In this most interesting election year, there has been a lot of discussion about the desirability—or the lack thereof—of free trade and the phenomenon that we now call globalization.
Let us focus first on free trade. Many have criticized free trade deals for being job killers. There are, of course, related complaints about how free trade supposedly enhances the power of corporations and promotes economic inequality, but it is fair to say that the criticism of job loss appears to have had the greatest impact on the American electorate.
However, this “job loss critique” is fundamentally misguided because the basic objective of a free trade agreement is not to create jobs but instead to enhance trade in goods and services. In fact, the contemporary trade models that I am familiar with are unequivocal in their prediction that the outcome of free trade will be losses in some sectors of a nation’s economy. More specifically, the sectors of a nation that export goods and services to other nations generally benefit from free trade and the sectors that compete with foreign imports typically lose. Therefore, workers gain or lose from free trade depending on the sector in which they are employed.
If there are going to be some job gains and losses from free trade, then what happens in net terms? In particular, does a nation gain or lose in net terms from free trade? The answer is that in the general case, we cannot tell definitively. Why then do so many politicians keep singing the praises of free trade? The reason is that there is a sense in which free trade is welfare- improving relative to restricted or no trade, but the underlying economic argument is nuanced.
Simply put, what economists mean when they say that free trade is superior to restricted or no trade is that the winners for free trade win by more than the losers lose. In other words, the winners could compensate the losers for their losses and still have the nation come out on top. The important word here is could. In this argument, no compensation is actually paid to the losers. So, the case for free trade rests on hypothetical compensatory payments that could be made to the losers but are rarely made in actual instances.
Against this intellectual background stand the real losses that many American workers have suffered as a result of, for instance, manufacturing trade with China. These losses are real and painful and yet we, as a nation, do very little to alleviate the plight of workers negatively affected by free trade. We do have a small number of federal initiatives such as the Trade Adjustment Assistance program, but these programs are really a drop in the proverbial bucket.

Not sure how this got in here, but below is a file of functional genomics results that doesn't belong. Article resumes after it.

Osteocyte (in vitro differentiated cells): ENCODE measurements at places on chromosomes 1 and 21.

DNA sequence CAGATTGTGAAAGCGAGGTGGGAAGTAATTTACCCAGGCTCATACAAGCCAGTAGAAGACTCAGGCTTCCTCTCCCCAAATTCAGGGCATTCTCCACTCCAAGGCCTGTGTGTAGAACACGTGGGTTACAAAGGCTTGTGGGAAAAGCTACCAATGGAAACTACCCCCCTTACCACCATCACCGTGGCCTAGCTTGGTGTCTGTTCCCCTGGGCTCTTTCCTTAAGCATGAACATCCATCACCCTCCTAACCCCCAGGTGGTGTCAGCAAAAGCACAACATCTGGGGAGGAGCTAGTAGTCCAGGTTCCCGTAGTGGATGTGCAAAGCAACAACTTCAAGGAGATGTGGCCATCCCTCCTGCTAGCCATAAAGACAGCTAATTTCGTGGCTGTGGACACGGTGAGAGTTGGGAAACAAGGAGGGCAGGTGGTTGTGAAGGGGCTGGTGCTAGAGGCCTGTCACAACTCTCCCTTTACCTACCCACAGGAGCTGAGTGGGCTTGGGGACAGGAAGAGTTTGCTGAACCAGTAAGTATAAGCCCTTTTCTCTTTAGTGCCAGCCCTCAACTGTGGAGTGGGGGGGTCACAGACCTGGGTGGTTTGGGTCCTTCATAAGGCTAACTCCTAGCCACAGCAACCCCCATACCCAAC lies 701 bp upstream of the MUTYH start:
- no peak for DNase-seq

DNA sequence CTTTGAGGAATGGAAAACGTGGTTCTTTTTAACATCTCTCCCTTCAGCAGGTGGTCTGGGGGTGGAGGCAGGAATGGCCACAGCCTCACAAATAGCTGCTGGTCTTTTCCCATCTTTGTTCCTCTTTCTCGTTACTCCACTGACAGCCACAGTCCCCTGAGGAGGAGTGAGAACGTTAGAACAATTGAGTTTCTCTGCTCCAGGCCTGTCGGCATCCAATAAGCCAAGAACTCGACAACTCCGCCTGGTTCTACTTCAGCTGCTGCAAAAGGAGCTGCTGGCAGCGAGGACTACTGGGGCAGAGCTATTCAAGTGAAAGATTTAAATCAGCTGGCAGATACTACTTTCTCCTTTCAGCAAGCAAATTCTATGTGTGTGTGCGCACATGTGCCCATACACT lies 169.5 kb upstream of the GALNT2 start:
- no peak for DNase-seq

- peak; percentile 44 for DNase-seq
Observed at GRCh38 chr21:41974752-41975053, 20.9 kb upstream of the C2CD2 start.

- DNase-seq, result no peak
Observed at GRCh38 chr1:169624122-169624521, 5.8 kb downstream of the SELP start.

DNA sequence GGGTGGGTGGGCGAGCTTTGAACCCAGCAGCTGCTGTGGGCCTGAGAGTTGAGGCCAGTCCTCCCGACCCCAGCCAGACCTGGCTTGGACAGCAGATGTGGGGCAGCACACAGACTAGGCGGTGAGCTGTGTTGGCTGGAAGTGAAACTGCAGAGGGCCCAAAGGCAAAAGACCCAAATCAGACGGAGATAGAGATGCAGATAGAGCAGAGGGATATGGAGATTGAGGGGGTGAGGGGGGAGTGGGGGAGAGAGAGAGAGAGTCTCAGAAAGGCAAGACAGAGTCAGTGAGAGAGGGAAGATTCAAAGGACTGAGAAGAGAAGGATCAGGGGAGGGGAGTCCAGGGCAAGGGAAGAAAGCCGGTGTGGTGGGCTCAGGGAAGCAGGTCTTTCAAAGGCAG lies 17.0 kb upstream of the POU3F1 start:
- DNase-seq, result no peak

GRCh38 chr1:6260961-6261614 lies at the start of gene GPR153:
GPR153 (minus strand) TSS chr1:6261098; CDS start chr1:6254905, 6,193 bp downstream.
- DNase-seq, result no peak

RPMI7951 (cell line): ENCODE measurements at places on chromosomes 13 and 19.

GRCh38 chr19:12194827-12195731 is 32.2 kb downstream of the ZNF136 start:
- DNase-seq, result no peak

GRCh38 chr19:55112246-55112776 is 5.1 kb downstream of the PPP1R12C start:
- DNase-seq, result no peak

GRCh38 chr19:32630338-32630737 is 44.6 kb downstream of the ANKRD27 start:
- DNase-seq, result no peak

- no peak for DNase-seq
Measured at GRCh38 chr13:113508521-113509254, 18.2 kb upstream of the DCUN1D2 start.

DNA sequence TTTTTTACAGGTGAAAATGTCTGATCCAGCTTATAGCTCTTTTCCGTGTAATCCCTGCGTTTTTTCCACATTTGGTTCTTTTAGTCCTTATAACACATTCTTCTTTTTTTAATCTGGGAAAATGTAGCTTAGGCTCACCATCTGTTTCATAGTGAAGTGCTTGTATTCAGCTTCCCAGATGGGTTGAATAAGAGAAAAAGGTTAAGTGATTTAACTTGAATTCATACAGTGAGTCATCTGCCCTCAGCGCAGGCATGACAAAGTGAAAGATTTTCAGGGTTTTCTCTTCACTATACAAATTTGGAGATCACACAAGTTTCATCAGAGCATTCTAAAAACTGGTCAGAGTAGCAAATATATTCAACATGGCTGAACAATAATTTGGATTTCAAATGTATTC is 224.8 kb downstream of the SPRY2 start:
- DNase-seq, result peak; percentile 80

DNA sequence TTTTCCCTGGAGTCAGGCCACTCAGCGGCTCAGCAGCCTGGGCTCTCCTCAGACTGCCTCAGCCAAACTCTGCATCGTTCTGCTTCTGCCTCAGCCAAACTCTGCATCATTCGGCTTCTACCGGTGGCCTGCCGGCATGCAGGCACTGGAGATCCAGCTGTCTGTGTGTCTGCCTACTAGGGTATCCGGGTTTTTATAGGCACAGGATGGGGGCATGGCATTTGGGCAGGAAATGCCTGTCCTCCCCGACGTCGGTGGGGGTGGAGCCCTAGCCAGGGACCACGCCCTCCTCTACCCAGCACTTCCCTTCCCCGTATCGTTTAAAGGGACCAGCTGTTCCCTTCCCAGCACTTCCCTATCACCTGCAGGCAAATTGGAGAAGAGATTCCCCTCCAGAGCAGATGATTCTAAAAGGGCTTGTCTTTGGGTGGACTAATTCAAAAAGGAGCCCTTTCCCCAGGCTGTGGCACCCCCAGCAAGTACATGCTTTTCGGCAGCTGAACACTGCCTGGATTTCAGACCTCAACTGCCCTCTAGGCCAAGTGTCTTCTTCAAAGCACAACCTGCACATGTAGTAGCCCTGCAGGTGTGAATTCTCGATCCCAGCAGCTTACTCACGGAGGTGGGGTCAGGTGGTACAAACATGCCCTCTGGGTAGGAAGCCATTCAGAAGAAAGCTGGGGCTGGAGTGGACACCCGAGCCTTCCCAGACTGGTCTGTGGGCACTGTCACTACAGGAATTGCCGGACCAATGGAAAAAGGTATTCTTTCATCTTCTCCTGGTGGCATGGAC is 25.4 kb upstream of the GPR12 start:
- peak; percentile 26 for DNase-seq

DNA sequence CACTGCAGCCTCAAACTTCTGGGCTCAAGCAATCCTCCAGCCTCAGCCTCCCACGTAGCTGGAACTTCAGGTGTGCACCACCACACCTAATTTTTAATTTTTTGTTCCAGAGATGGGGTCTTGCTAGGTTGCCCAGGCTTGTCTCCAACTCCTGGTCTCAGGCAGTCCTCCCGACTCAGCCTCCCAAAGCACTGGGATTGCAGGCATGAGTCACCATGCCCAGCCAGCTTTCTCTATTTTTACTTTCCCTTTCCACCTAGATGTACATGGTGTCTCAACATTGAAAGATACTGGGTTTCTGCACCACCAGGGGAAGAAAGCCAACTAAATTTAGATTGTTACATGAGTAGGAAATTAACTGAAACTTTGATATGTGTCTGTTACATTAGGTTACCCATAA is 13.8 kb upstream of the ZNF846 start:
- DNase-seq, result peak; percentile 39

Because many in the American electorate do not comprehend the purpose of a free trade agreement and the sense in which free trade is a good idea, the “job killer critique” continues to gain traction, and it is difficult to generate support for the idea of free trade. This state of affairs prevails even though free trade—with adequate compensation for losses—is probably a better idea than most of the alternatives presently under consideration.
The story is similar for globalization. Using an argument similar to that used above to delineate the sense in which free trade is desirable, one can credibly claim that the world benefits from globalization. However, the moment one moves away from this general principle, pesky details emerge. In this regard, Branko Milanovic’s excellent new book, “Global Inequality,” shows us that it is important to keep three points in mind. First, the gains from globalization are not evenly distributed. Second, the big winners from globalization have been the Asian poor and middle classes. Finally, the big losers have been the lower middle classes of the rich world.
The last point above describes the situation confronted by workers, frequently manufacturing workers, in nations such as the United States and the United Kingdom. Seeing no benefit in their own lives from increased economic integration, which is a key part of globalization, workers see no reason to support continued integration. I would argue that this state of affairs is a key factor that explains the recent Brexit vote in the U.K.
Politicians in the United States and elsewhere have not done a good job explaining the senses in which free trade and globalization, with apposite safeguards, are in the best interests of the global citizens that many of us have now become. At least in the United States, if this is not done relatively quickly, we may all be faced with an electoral outcome that will lead to an extended period of buyer’s remorse.
Amitrajeet A. Batabyal is the Arthur J. Gosnell professor of economics at Rochester Institute of Technology. These views are his own.
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